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The Cardinals, as I wrote earlier, are pretty much playing to put extra money in the pockets of local hoteliers, by extending the series and keeping the various traveling parties on the road a day or two longer. As a competitive enterprise, the 2019 NLCS is over.
That doesn’t mean, of course, the Cardinals shouldn’t be trying to win the game. To do that, they’ll have to take advantage of run-scoring opportunities, given how few they’ve generated. Mike Shildt has already been too passive this month in chasing those chances.
Go back to NLDS Game Four, the bottom of the fourth inning, when Shildt let Dakota Hudson bat with two on and two out, the Cards up 3-1. Hudson had given the Cards four innings, and the Braves would turn the lineup over for a third time in the fifth. Hudson’s expected future performance, relative to the team’s relievers, was poor. The at-bat, however, was incredibly important. Shildt should have pinch-hit for Hudson. He didn’t, and 15 minutes later his team trailed 4-3.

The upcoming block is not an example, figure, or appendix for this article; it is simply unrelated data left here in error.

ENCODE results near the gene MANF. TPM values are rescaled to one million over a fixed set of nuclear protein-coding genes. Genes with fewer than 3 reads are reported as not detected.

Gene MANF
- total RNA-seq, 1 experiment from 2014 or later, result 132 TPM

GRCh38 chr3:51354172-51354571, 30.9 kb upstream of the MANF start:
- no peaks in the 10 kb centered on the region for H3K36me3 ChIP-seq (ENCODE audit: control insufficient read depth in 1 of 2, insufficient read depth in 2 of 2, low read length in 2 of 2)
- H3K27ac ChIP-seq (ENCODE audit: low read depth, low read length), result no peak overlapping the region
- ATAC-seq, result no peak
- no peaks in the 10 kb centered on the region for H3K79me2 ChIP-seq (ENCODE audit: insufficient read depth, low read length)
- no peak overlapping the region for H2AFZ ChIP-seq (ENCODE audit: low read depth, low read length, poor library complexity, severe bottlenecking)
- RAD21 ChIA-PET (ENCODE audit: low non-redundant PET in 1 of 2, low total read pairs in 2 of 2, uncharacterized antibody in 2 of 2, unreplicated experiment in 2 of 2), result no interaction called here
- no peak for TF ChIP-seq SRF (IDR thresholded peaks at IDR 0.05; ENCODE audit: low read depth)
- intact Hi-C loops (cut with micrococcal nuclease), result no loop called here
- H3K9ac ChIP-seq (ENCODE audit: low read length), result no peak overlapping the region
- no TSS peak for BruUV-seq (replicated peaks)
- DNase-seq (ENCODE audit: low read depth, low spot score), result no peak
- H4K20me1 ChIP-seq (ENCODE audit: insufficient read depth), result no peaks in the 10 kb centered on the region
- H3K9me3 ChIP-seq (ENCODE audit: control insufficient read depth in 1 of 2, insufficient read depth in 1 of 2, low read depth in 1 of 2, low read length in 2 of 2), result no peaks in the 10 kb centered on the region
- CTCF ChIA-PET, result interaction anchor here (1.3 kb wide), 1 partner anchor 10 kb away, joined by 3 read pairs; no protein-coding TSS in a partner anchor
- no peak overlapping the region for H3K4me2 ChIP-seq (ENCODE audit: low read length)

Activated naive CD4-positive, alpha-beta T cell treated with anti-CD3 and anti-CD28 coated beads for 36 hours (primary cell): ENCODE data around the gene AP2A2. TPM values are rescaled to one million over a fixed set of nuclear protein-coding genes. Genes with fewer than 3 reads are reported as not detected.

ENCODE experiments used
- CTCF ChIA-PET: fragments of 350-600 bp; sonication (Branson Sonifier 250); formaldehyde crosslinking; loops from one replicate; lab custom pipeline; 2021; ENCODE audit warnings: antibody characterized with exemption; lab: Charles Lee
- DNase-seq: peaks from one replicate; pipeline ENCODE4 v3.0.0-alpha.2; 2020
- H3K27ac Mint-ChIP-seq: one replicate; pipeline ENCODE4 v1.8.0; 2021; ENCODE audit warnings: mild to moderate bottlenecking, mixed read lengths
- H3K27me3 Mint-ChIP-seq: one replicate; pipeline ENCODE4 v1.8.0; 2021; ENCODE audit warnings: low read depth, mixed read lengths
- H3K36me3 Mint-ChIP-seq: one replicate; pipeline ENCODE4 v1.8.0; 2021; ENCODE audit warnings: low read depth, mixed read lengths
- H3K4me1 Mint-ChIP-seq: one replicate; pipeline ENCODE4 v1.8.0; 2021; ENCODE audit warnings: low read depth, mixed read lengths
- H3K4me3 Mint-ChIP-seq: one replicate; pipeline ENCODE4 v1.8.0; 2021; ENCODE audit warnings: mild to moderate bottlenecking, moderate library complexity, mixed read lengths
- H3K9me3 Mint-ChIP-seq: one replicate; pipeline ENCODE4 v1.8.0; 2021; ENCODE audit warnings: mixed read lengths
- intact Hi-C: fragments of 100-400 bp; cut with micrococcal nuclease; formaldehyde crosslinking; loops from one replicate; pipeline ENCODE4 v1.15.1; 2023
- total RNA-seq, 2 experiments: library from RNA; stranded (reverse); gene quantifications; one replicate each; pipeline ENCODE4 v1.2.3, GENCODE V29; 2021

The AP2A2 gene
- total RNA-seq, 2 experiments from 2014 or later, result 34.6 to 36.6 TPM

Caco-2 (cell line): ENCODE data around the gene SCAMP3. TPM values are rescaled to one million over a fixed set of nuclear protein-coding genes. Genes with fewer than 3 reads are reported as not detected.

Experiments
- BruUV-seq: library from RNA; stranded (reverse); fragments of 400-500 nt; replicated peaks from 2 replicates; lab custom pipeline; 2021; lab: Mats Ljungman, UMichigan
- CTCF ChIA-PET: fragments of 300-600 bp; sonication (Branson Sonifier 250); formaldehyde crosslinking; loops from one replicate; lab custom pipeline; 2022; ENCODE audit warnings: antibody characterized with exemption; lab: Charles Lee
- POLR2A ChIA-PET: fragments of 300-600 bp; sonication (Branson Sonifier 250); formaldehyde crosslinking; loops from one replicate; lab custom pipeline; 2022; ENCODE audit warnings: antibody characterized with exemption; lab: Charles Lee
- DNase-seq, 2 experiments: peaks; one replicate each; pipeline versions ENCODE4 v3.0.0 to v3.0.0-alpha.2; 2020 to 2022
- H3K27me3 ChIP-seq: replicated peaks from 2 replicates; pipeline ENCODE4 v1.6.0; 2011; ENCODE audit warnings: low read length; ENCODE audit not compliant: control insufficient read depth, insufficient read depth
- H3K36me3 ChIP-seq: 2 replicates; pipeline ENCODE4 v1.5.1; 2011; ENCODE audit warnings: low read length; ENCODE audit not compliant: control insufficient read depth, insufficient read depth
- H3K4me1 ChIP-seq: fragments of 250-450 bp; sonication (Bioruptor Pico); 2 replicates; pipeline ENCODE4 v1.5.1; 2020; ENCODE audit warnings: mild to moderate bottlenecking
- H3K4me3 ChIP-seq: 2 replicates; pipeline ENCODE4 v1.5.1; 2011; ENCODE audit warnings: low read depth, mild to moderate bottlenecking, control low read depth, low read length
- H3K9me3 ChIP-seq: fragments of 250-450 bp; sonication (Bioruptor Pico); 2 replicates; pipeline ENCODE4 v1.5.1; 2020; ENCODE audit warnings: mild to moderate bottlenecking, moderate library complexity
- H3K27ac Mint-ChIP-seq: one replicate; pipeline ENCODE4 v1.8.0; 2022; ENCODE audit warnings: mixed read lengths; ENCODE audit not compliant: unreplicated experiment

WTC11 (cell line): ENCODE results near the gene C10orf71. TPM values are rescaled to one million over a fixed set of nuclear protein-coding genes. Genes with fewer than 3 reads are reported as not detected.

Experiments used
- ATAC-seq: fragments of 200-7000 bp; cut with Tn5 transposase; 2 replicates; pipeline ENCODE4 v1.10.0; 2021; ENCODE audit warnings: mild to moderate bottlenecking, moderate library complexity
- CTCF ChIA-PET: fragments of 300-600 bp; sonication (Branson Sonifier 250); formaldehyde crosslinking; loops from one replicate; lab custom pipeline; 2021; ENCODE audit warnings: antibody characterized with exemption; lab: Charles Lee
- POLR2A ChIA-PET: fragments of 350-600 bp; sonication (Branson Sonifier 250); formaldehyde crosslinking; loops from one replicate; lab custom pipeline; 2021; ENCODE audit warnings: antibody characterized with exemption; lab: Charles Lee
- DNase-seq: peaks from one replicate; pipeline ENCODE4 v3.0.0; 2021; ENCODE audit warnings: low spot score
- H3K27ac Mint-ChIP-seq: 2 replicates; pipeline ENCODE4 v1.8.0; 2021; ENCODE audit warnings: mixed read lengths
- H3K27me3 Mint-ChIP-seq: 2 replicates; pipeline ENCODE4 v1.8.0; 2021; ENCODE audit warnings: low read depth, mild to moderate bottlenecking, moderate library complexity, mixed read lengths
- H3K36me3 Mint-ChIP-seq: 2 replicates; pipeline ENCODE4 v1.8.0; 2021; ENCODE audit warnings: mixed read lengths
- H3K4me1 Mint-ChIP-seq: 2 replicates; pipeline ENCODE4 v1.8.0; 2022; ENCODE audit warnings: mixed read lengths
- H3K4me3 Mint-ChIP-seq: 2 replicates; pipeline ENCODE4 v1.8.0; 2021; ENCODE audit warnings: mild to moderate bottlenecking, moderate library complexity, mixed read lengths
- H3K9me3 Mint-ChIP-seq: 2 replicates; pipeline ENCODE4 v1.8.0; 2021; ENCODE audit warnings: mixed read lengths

This could very well come up again tonight, Hudson batting in the top of the fourth or top of the fifth, runners on, leverage high. Shildt must hit for Hudson if that situation occurs. The Cardinals have 12 pitchers, including eight relievers. They can fill the innings. Four of those relievers didn’t pitch last night -- their best four. Shildt’s team has two runs in three games. They have to take advantage of their scoring opportunities, and not squander them on a pitcher’s at-bat.
I’d go so far as to say that Shildt should hit for Hudson in the top of the second, in a two on or bases loaded, two-out situation. The Cardinals need runs more than they need innings, and they have their good relief pitchers well-rested and ready to go. Shildt can’t make the NLDS mistake again; if Dakota Hudson’s turn comes up in a big spot, he must send up a pinch-hitter to cash it in.